Ten Rules for Istanbul
We traveled to the former capital of the Ottoman Empire to discover firsthand why the Turkish way of life is so much fun.
Text: Roberto Schiattino | Photos: Ari Espay & liza politi
Visiting a mosque has never been more fun
The numbers will wow you. This bustling city of towers and minarets is home to more than 3,000 Islamic religious centers and mosques, living in harmony with other religions and surrounded by hordes of tourists and overflowing trade. The human and the divine: all jumbled together. Nothing symbolizes this mixture better than Hagia Sophia. The only site in the world that has housed three separate religious is now a museum, and in summer, children bathe in the fountains and eat cotton candy here.
Everything is for sale here
Turkish is simply incomprehensible to Spanish speakers – and perhaps to English speakers as well – so don’t even try to understand it. All you need to know is “indirim.” It’s a magic word for folks who love to shop (and I toured the city with two pros). Indirim means that it’s clearance season. The Grand Bazaar and Spice Market are the typical places to shop, but everywhere you look, you’ll see places that are worth a visit, like the colorful candy stores selling Turkish Delight or the men stationed at every corner in the central district of Galata selling toasted walnuts or smoked mussels from handmade trays. That’s right, mussels with shells and all. The lemon is free of charge.
Just walking down the street is an event
With 14.5 million inhabitants – according to official estimates – the city that was once ancient Byzantium (later Constantinople) is today one of the most populous metropolises in the world and definitely one of the most culturally diverse. Napoleon once said, “If all the world were a single country, its capital would be Istanbul.” In this part of the world, it’s not at all unusual to see two men walking arm in arm or sharing a hug. This casual camaraderie is not a sign of romance but of a different culture, stretching back through the ages.
It’s always teatime
Anywhere, at any given time, you’ll see groups of people enjoying tea on a terrace or in a makeshift corner spot. Delicious and intense, Turkish tea is served in small glasses around little, low tables. It’s the perfect way to take a break in a city that never slows down.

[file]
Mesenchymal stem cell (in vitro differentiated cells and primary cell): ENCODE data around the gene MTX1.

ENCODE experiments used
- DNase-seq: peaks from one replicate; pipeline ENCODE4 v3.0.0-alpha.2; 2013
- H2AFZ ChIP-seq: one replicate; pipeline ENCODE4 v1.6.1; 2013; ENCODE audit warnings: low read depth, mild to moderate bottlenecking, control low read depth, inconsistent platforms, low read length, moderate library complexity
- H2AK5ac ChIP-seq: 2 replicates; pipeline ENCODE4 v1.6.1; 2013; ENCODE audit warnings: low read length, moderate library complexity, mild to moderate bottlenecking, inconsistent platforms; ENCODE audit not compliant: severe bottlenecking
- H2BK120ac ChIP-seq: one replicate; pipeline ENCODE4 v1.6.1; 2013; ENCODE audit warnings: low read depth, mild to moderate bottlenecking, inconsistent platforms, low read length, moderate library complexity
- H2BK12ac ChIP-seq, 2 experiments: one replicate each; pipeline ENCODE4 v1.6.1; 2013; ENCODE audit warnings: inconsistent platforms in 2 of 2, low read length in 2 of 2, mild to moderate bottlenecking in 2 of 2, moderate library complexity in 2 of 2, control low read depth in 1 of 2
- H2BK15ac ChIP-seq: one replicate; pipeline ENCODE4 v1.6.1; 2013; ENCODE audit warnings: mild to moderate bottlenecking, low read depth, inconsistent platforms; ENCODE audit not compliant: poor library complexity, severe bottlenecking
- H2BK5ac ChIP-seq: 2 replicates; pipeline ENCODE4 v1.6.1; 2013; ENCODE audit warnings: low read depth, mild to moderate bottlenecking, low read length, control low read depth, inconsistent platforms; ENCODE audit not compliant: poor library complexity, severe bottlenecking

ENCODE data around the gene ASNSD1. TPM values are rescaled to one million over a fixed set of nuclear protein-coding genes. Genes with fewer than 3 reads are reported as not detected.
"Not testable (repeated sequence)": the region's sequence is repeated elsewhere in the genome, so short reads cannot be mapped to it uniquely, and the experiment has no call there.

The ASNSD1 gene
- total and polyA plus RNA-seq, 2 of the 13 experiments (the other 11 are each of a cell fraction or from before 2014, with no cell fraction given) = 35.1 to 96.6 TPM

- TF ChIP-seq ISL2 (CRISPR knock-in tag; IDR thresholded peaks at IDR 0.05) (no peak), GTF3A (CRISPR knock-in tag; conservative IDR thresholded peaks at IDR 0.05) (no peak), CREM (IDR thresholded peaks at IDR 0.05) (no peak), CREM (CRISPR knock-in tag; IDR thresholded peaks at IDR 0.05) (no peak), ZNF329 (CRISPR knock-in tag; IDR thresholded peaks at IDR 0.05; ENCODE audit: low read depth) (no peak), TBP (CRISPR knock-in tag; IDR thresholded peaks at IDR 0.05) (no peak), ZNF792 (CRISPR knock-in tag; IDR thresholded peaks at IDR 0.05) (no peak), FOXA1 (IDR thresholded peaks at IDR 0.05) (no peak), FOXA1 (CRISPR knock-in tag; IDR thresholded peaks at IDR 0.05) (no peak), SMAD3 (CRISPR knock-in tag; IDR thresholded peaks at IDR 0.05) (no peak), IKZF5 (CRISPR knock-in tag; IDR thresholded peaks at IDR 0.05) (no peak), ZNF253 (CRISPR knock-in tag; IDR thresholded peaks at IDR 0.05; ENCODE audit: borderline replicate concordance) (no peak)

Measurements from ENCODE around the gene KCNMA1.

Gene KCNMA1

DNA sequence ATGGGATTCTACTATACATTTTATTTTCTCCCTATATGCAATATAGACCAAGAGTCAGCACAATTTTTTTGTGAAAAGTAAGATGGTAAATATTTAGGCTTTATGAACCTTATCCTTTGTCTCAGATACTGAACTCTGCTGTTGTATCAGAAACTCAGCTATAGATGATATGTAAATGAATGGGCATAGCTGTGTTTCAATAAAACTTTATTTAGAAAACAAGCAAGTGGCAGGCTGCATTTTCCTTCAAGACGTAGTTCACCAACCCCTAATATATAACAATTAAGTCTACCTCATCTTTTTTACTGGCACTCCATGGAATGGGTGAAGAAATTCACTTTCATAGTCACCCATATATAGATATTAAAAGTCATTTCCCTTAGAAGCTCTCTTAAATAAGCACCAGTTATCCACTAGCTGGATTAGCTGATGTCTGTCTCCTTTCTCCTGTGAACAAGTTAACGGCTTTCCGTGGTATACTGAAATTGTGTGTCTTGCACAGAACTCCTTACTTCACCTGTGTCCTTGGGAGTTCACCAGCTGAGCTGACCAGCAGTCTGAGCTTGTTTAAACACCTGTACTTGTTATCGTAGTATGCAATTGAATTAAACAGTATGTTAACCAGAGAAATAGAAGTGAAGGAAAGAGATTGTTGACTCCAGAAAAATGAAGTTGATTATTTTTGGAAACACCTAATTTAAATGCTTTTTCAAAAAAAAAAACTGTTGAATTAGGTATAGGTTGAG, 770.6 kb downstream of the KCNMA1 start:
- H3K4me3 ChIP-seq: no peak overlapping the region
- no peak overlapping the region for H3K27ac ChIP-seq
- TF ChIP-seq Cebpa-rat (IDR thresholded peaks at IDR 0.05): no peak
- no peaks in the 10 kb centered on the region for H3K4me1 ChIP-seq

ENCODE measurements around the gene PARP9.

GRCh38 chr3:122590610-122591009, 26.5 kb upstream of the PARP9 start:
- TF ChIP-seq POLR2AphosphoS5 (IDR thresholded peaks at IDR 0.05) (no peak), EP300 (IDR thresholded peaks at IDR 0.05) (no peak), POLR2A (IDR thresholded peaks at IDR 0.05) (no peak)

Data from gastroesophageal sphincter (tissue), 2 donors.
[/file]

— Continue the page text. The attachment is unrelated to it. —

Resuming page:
Catch a glimpse of two worlds
This “City of Seven Hills” is the only metropolis that straddles two continents – Asia and Europe – intersected by the Bosphorus, which connects the Black Sea with the Sea of Marmara. The hills of Istanbul all offer stunning views of one or both continents, so it’s no surprise that everyone says the best rooftops and terraces are found here. Enjoy good food, a few drinks and even a DJ on high. Recommended: The restaurants Leb-i-derya and Zuma.
“Those hips are not from the West!”
That’s what a friend said the first time we went dancing and saw how the women and men moved their hips. Going to one of Istanbul’s many clubs is almost like experiencing Carnaval in Rio: being told about it can’t compare to actually being there. And make sure you listen to some local pop. Turkey is one of the few countries in the world with its own music industry: with the notable exception of Shakira, you won’t hear any Western artists. They even have their own version of Lady Gaga: Hande Yener. Check her out!
Take a dip in Kate Moss’s bathhouse
There are scores of Turkish baths, and each hamam is an architectural delight that can date back centuries. Open since 1941, Cağaloğlu is the oldest hamam in Istanbul, where guests can enjoy a massage, a haircut or a shave in the famous barbershop. As their advertising campaigns demonstrate, illustrious visitors include Cameron Diaz, Kate Moss and John Travolta.
The best beaches aren’t beaches
A boat trip on the Bosphorus is an essential part of any visit to Istanbul, but not everyone is up for crossing to the Asian side to explore the picturesque waterfronts. Do as the Turks do: bring a blanket or towel and relax in one of the parks. Then don a bathing suit and take a dip the sea if you like: stairs on the rocks let you descend safely.
Men in skirts rock
Dervish dancing is aesthetically and traditionally the most daring dance in Turkish culture. The hypnotic ritual is performed by Sufi mystics and considered pagan in origin. Wearing wide skirts, the men spin with remarkable grace without losing balance, leaving the audience enthralled. There are several places (with a range of prices) where you can see whirling dervishes, but your best bet is the dance at the Mawlawi Galata House Museum, Sundays at 5:00 p.m. Advance reservations are required.
All aboard and full speed ahead!
Tech and travel enthusiasts will love this tidbit: Istanbul is about to launch the second stage of the revolutionary Marmaray project. On this 47-mile railroad half a block under the Bosphorus, trains will travel at speeds of up to 60 miles per hour, part of a route that will connect London and Beijing. in
Daily flights to Madrid from Santiago and Lima, three flights a week from Guayaquil, followed by oneworld connections to Istanbul.
For more information, visit lan.com
Daily flights to Madrid, Frankfurt and Milan from São Paulo, followed by oneworld connections to Istanbul.
For more information, visit tam.com.br
Asmali Mescit Mh., Tünel Myd 6, Beyoğlu
Salhane sk 7, Ortaköy
Soğancı Sokak 3, Kat 5, Cihangir Beyoğlu
Prof. Kazim İsmail Gürkan Cad. 24, Cağaloğlu
Tomtom Mah. Istiklal Cd. Akarsu Sk. 1-2-4-5, Beyoglu
Dervishes – Sufi Dancing
Galata Dervishes House Museum
Şahkulu Mh.Galip Dede Caddesi 15, Tünel Beyoğlu